Monday, 30th October 2017

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Beneath 'safe' Calcutta

It's ultimately how the vulnerable segments feel that counts to make a city what it really is

  • Published 13.01.20, 12:21 AM
  • Updated 13.01.20, 12:21 AM
  • 2 mins read
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What is the real feel of Calcutta, safety-wise? How comfortable are women when out on their own, even during daytime? (The Telegraph file picture)

Even good news may hide a few paradoxes. The good news first. The National Crime Records Bureau report for 2018 shows that Calcutta is the safest city for the second year among metropolises with over 20 lakh people. The assessment is based on the number of cognizable offences recorded, which is the lowest in Calcutta. This is undoubtedly a big achievement, and there is much reason to congratulate the police. Greater human and technological vigilance, programmes for community awareness, more intense patrolling, night policing and other such strategies employed by the city police are producing results that should encourage further improvement. The city, however, has ceded first place in lowest crimes under the Indian Penal Code to Coimbatore, but its achievement here, too, is notable. Calcutta’s crime rate has been showing a downward trend, says NCRB data which, again, is all to the good.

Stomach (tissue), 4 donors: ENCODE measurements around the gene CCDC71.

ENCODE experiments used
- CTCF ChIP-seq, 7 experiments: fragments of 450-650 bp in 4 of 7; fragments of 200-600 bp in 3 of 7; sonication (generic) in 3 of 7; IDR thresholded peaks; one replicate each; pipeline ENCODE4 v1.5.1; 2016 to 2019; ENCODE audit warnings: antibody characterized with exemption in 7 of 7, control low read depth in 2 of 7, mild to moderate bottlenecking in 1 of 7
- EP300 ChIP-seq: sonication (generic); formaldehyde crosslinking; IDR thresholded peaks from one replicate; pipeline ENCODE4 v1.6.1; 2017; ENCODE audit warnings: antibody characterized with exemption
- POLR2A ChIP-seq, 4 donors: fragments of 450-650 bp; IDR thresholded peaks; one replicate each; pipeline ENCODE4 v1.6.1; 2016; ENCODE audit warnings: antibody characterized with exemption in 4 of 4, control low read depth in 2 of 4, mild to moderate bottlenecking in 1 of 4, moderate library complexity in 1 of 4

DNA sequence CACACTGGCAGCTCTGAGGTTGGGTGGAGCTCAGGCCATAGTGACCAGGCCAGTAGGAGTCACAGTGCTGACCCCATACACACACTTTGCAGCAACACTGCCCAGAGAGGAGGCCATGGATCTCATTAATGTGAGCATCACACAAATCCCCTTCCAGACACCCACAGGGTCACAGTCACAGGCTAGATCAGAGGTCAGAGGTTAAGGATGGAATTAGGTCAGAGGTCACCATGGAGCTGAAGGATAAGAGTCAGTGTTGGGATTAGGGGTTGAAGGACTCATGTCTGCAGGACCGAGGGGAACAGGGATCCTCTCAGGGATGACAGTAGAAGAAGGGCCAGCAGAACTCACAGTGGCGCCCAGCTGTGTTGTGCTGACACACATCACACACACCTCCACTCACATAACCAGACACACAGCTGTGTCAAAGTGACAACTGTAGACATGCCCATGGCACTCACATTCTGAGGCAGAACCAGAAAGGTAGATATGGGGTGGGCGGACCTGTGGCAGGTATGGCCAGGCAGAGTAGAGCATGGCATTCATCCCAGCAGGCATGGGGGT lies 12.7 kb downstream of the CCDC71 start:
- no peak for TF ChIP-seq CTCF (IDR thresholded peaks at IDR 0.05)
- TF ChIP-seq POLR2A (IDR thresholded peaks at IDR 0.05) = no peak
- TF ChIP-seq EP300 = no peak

Records, however, are divided under specific heads before any calculation can be made. Naturally, given the varying seriousness of the different crimes, some heads get more importance than others when assessing a city’s safety. These records show that Calcutta, the safest city from the point of view of cognizable offences such as rape and murder, tops the list of cities in the matter of “hurt” or grievous injury cases. These are crimes without an intended fatal outcome or no death at all. “Hurt” cases, therefore, indicate how violent a place is. For example, an acid attack would come under grievous injury, and Calcutta is among the only three cities to record two acid attacks. The paradoxes begin here. Without questioning the achievement of the police, it must also be asked whether, from the point of view of public perception, it is acceptable to call a city the safest when its atmosphere is so violent. Just as in weather reports, in spite of temperatures being clearly marked, there is also a ‘real feel’ result, composed of temperatures combined with humidity, winds and such other ambient factors, cities may also have a real feel. What is the real feel of Calcutta, safety-wise? How comfortable are women when out on their own, even during daytime? Records show that crimes against women have declined in Bengal; does that matter? How safe do old people feel? Seven murders of elderly people in their homes in the city and 10 in the extended city area within one year cannot be wished away. It is ultimately the feeling of safety among vulnerable segments that makes a city really safe.

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